You’ve probably noticed that virtually every PC and phone maker is rushing to put out a tablet this year. The iPad has been a huge hit for Apple, and nobody wants to miss the boat if it’s not just Apple’s individual product but the entire category of slate-style devices really starts to take off. That all makes a lot of sense. But what doesn’t necessarily make sense is trying to create an entire Apple-like ecosystem. Or rather, it makes a lot of sense for device makers, but not necessarily for consumers.
Let’s break it down. The Apple iPad syncs with iTunes, where you can purchase apps, music, movies, and books to enjoy on your iPad, iPhone, or computer. The iTunes system also works rather nicely with Apple computers — although the software can also run on Windows machines. Basically if you’re a Mac person, you’re all set. You buy a Mac computer, an iPhone, iPad, and maybe even an Apple TV and everything works seamlessly together.
Things get a little more complicated though, if you’re HP, Dell, Acer, Lenovo or another PC maker. That’s because while Apple has maintained tight control of the hardware and software sides of its business, most PC manufacturers have been in the hardware business. Sure, they develop value-added software that’s designed to make their Windows computers look more appealing. But most people I know ignore those apps altogether, or uninstall them at the first chance.
The truth is that a large portion of the public views PC brands as interchangeable. Sure, some companies have better reputations than others for building reliable products, offering good customer service, or offering good bargains on products. But you can walk into any computer store today and buy any brand name (or generic) desktop or laptop PC and have a pretty good sense that it will run most Windows apps just fine. If your Dell computer dies today there’s nothing stopping you from picking up a Lenovo computer to replace it tomorrow and moving all of your files and settings from one PC to the next.
But PC makers, like any retailers, want to create brand awareness and loyalty. You know, like Apple has done. The latest approach is to create a software and hardware ecosystem so that if you buy all Acer products, for instance, you get more out of the experience. You know, like Apple has done.
HP is going a step further, eschewing Google Android and instead launching a line of phones and tablets running webOS software — which will also be able to run on HP desktop computers. The company may also be developing its own music and movie stores.
Samsung Media Hub is designed to provide music and movies to Samsung device users.
Sony is expected to launch a tablet with tight integration into its Playstation network.
Research in Motion doesn’t make computers, but the company’s BlackBerry PlayBook features tight integration with BlackBerry smartphones. In fact currently the only way to get online using a 3G connection, or to view a native BlackBerry Calender or Contact app is to pair the tablet with a phone.
You know what all of these plans have in common? They’re examples of companies trying to create an Apple-like ecosystem, where you get more out of the experience if you only buy Acer, HP, Samsung, Sony, or RIM products. But I’m not convinced that will work for companies with a long history of making products that are interchangeable with those of their competitors. They’d have to retrain consumers to think there’s something special about their devices, while Apple has been doing that since day one thanks to its proprietary hardware and operating system.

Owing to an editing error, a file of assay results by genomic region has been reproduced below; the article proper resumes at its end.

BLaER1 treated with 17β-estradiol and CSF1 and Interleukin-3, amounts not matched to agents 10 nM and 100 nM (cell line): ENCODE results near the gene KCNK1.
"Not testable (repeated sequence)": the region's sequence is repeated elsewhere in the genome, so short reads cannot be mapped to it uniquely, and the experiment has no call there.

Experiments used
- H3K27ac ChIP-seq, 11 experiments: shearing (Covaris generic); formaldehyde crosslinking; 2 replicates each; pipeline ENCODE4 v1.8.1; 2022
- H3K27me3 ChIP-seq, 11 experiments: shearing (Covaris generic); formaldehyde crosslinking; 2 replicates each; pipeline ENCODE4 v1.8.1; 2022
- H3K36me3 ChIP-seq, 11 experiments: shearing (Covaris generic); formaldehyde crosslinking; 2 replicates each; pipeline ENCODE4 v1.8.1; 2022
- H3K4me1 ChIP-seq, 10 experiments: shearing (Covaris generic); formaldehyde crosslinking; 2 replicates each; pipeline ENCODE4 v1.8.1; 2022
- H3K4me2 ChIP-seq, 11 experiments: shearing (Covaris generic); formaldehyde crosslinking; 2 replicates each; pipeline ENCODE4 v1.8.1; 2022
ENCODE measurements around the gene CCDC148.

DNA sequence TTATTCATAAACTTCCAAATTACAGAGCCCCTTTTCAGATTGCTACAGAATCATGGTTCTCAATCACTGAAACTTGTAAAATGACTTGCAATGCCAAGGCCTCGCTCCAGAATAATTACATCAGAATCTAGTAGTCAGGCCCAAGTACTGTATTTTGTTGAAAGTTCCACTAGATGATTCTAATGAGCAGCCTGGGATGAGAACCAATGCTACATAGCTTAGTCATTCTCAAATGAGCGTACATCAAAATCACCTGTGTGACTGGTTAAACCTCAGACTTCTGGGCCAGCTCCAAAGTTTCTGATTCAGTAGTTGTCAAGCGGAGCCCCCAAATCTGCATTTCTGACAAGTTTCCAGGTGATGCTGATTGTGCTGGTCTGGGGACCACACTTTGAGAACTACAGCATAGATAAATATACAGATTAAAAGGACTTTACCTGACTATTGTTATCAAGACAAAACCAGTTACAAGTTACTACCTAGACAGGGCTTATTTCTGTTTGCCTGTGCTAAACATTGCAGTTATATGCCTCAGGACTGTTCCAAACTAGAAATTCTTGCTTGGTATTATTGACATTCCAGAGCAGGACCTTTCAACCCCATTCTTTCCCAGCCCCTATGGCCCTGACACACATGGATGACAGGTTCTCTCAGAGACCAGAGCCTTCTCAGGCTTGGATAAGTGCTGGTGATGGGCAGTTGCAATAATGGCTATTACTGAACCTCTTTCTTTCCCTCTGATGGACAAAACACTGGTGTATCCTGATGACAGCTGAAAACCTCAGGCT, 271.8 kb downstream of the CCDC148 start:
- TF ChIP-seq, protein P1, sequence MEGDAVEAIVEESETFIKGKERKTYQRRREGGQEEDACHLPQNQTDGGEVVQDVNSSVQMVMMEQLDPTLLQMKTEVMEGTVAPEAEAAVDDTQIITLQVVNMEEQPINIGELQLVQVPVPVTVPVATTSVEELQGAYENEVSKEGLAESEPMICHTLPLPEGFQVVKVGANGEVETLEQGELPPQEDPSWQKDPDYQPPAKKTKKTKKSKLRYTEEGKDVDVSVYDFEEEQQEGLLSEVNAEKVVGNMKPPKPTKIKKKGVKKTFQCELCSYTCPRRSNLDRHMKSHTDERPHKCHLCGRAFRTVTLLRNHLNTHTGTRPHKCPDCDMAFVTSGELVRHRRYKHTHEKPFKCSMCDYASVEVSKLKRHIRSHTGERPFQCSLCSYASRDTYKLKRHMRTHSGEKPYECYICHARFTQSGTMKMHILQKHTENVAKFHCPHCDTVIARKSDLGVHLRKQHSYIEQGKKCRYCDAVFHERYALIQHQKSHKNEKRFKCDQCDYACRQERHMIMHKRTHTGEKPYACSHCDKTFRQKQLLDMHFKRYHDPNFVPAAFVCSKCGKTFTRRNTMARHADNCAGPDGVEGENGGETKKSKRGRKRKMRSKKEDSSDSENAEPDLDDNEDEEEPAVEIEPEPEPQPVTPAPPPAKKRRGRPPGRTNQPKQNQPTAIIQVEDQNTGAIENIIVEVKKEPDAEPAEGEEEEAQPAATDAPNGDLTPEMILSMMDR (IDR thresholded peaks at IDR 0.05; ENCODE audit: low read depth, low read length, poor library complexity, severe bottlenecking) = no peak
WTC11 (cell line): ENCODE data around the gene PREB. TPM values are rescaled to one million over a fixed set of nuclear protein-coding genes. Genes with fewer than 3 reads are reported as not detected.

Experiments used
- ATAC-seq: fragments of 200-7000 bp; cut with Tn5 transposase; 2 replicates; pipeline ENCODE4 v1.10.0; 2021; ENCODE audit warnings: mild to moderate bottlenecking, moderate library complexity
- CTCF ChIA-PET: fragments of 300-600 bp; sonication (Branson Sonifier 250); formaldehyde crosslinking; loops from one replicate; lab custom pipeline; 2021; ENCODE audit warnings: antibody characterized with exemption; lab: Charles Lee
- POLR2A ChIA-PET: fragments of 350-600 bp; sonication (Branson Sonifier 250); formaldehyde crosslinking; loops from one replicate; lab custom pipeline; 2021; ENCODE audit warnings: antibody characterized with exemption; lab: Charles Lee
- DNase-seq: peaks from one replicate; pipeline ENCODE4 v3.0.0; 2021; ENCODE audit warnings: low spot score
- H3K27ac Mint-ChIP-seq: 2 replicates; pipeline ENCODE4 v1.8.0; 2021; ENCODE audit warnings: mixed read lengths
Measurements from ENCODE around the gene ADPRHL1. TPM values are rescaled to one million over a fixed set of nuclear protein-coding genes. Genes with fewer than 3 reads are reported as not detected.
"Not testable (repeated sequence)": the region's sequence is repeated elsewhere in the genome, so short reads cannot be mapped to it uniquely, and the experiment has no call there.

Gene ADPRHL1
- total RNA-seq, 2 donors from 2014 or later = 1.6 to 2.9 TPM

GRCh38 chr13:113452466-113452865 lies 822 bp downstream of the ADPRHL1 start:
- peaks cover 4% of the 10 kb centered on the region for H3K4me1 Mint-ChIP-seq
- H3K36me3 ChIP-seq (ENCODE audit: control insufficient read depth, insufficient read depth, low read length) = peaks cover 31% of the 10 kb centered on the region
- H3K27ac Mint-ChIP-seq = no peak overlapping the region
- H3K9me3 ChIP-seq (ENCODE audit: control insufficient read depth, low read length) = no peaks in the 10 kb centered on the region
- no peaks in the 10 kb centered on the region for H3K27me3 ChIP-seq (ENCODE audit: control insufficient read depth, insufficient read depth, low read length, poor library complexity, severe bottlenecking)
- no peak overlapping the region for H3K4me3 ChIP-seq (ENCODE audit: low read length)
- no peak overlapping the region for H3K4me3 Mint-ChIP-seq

If you buy an HP computer, it will run almost any app that’s available for an Acer computer. But if you buy an HP TouchPad running webOS, it will not be able to run apps designed to run on the Acer Iconia Tab A500 which runs Android. I think that’s going to confuse customers who have been used to the interchangeability of Windows PCs or Android devices.
I’d be surprised if HP didn’t provide a way to use the tablet with a non-HP computer, and I certainly hope that music or movies you purchase from the HP media store will be playable on a Samsung tablet — but the experience won’t be as seamless as using Apple products, and it’s not clear that you’ll be able to run webOS apps on anything but an HP device.
So what’s the solution? Honestly, it might be to leave the whole software ecosystem to third parties. After all, HP, Dell, Acer, Lenovo, and most other PC makers have been happy to let Microsoft develop operating systems for the past 20 years.
Google is expected to launch its own media store for Android soon. The experience of using an Android tablet and media purchased from Google will likely be the same no matter what kind of PC you use.
That’s not to say a Google ecosystem is the only viable alternative to Apple’s. Amazon is rumored to be working on a tablet which will feature tight integration with the company’s digital media stores. In some ways, I think Amazon could offer an even more compelling media purchasing/viewing experience on an Android tablet than an all-Google tablet. Amazon already offers its own app store, eBook store, MP3 music store, and a cloud storage service which lets you upload your music collection to the web and listen on an Android device.
What would set an Amazon tablet apart from a Sony, HP, or Acer device is the fact that Amazon has already built a strong ecosystem for purchasing and accessing media across a variety of platforms. Instead of trying to build one from scratch to work with existing hardware, Amazon may be taking the opposite approach of building hardware to showcase its software — but there’s probably nothing stopping HP, Lenovo, or another company from simply buying into an Amazon or Google ecosystem and sharing the profits from media sales… except for the hope that by going it alone they can become the next Apple.